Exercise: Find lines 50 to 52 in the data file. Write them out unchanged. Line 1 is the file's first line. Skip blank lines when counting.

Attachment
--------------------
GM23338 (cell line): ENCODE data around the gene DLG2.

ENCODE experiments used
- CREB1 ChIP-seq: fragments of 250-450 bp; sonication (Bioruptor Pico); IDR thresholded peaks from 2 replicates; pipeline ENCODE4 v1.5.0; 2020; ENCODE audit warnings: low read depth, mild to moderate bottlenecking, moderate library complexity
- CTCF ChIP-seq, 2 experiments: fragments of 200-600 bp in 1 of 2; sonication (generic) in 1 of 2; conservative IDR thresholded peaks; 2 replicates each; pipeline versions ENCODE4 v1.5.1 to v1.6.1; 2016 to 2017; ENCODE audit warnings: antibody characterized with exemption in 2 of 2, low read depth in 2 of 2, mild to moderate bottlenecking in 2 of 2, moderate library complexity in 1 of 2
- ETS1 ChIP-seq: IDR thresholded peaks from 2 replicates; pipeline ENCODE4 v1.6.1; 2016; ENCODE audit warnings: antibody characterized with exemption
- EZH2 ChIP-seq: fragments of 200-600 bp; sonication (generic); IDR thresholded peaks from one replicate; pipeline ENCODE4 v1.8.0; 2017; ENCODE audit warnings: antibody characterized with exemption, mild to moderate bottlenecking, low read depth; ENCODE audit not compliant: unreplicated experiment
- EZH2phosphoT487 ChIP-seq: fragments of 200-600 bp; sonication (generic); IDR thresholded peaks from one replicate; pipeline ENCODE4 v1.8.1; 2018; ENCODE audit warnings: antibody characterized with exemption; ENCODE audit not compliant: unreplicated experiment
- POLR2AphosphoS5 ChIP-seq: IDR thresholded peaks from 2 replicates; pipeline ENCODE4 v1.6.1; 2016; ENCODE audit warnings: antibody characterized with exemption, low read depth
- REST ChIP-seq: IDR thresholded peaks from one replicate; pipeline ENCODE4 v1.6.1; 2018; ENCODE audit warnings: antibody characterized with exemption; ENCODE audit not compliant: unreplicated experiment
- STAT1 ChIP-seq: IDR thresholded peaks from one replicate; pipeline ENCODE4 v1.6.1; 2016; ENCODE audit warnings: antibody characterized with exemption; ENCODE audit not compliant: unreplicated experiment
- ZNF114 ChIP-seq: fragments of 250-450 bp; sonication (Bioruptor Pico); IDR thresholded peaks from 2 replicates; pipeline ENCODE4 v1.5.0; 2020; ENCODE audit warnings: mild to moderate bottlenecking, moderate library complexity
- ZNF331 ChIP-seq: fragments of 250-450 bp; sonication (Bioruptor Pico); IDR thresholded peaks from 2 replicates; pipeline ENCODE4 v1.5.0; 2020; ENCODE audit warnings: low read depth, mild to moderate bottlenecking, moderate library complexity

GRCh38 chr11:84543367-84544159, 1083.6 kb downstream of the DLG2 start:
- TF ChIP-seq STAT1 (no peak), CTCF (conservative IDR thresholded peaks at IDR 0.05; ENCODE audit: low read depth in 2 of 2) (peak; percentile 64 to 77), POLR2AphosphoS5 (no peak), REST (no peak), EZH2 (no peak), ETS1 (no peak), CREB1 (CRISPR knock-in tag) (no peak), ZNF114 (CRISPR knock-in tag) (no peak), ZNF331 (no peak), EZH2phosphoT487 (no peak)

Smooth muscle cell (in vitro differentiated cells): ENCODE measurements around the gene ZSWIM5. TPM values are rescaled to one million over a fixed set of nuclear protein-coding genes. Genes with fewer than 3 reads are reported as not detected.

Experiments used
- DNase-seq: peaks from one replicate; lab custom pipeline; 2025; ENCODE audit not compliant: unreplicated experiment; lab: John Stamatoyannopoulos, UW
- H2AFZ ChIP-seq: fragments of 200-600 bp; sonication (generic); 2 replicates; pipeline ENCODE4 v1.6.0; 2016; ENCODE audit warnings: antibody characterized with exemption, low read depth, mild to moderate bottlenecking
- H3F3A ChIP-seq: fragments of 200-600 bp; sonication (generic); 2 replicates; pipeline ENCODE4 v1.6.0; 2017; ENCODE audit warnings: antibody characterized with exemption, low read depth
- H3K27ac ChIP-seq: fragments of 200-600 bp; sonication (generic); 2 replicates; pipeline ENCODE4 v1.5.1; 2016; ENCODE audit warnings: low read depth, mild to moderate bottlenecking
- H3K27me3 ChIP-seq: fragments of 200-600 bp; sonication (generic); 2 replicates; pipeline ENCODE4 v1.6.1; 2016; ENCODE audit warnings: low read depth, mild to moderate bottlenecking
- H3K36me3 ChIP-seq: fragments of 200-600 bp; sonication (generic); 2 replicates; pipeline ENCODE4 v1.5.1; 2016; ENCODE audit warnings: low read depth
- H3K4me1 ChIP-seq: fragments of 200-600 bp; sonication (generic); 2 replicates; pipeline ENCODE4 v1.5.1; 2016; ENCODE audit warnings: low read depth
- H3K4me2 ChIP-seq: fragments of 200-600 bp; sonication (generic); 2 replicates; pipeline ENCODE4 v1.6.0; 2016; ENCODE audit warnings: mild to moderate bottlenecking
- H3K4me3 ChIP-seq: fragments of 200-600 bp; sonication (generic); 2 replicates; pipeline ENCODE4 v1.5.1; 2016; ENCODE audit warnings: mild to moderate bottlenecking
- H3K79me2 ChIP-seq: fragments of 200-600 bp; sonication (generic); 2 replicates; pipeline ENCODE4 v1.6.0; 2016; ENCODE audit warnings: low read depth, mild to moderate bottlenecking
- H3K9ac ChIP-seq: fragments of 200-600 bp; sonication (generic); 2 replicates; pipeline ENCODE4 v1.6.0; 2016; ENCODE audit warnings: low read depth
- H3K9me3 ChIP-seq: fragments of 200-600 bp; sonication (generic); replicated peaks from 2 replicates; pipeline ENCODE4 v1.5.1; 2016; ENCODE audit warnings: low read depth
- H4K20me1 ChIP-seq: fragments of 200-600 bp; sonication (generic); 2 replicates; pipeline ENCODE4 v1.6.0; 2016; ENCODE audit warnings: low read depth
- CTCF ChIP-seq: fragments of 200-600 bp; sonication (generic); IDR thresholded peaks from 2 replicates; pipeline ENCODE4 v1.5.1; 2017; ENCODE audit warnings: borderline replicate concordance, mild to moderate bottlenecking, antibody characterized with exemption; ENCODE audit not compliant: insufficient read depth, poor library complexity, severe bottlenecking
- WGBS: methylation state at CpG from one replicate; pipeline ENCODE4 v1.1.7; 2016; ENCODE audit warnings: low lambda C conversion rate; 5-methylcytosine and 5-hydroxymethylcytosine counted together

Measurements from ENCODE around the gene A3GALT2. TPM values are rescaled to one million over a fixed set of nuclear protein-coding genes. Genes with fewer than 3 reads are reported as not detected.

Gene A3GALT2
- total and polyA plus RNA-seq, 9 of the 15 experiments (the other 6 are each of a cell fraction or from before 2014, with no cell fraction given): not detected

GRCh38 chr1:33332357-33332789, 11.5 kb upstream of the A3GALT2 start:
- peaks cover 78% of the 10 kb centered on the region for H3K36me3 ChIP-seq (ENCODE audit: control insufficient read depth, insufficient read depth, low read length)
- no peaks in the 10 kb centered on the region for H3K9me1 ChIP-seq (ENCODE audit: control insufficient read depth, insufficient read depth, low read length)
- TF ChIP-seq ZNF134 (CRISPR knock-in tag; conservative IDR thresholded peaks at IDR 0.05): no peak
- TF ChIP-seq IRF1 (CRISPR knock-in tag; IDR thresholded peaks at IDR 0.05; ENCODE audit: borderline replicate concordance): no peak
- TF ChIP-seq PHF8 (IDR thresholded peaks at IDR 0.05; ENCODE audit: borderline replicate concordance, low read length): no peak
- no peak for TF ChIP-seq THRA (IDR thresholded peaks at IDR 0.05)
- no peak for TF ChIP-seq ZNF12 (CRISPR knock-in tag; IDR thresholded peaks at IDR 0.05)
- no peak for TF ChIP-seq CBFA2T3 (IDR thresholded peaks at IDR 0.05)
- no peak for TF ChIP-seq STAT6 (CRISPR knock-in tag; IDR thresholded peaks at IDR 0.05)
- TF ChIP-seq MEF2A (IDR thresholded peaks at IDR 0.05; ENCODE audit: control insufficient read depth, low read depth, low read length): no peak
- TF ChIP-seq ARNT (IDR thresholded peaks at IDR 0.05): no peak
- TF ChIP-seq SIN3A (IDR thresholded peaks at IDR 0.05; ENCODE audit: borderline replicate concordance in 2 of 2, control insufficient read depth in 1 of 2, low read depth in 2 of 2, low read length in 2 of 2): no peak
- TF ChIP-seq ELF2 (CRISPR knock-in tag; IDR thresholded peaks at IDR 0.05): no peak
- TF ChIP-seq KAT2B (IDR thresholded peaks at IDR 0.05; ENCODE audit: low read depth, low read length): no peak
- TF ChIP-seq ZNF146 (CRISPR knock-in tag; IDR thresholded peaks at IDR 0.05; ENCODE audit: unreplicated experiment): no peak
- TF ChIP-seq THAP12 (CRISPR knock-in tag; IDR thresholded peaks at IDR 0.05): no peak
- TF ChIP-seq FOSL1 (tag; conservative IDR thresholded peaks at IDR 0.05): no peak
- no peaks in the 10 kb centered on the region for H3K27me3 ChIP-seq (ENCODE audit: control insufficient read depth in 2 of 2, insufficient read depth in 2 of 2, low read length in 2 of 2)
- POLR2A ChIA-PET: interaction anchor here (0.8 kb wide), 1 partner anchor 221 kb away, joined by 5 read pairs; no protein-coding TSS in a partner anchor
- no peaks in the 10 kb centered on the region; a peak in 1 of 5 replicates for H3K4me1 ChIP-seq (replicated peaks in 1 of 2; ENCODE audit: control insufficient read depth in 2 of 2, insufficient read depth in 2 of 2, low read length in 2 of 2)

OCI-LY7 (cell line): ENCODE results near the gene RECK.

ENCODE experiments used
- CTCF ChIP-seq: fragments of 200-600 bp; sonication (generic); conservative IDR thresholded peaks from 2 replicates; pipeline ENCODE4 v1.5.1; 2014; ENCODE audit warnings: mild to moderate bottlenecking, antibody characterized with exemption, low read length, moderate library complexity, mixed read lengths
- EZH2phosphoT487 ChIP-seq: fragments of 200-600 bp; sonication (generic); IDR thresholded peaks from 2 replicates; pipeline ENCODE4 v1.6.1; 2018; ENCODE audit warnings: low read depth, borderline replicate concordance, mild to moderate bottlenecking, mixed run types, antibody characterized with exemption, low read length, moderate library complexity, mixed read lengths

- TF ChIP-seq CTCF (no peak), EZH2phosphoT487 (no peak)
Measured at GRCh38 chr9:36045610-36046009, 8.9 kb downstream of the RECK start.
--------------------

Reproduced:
- TF ChIP-seq ZNF146 (CRISPR knock-in tag; IDR thresholded peaks at IDR 0.05; ENCODE audit: unreplicated experiment): no peak
- TF ChIP-seq THAP12 (CRISPR knock-in tag; IDR thresholded peaks at IDR 0.05): no peak
- TF ChIP-seq FOSL1 (tag; conservative IDR thresholded peaks at IDR 0.05): no peak